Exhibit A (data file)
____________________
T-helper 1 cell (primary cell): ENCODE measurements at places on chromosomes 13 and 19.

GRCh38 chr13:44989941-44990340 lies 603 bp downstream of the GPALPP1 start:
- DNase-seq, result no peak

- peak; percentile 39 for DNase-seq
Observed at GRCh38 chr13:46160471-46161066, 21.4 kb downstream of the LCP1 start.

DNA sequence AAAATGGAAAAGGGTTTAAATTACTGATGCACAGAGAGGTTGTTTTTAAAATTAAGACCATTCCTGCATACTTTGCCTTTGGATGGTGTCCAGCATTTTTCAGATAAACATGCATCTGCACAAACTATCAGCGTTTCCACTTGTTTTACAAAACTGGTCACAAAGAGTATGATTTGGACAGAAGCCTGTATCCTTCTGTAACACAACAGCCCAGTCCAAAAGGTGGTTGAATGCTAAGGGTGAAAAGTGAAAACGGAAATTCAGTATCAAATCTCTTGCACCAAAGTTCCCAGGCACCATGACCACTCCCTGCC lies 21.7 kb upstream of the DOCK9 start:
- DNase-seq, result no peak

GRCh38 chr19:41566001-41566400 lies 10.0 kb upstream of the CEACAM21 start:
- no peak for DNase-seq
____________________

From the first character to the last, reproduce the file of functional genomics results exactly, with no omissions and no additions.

T-helper 1 cell (primary cell): ENCODE measurements at places on chromosomes 13 and 19.

GRCh38 chr13:44989941-44990340 lies 603 bp downstream of the GPALPP1 start:
- DNase-seq, result no peak

- peak; percentile 39 for DNase-seq
Observed at GRCh38 chr13:46160471-46161066, 21.4 kb downstream of the LCP1 start.

DNA sequence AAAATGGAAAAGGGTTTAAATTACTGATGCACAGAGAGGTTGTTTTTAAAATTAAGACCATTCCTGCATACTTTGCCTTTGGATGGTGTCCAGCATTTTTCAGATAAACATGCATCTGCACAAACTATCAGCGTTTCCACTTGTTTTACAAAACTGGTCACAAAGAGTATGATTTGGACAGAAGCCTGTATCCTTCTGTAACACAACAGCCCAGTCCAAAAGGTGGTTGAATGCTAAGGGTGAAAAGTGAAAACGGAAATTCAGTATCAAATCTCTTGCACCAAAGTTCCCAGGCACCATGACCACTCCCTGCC lies 21.7 kb upstream of the DOCK9 start:
- DNase-seq, result no peak

GRCh38 chr19:41566001-41566400 lies 10.0 kb upstream of the CEACAM21 start:
- no peak for DNase-seq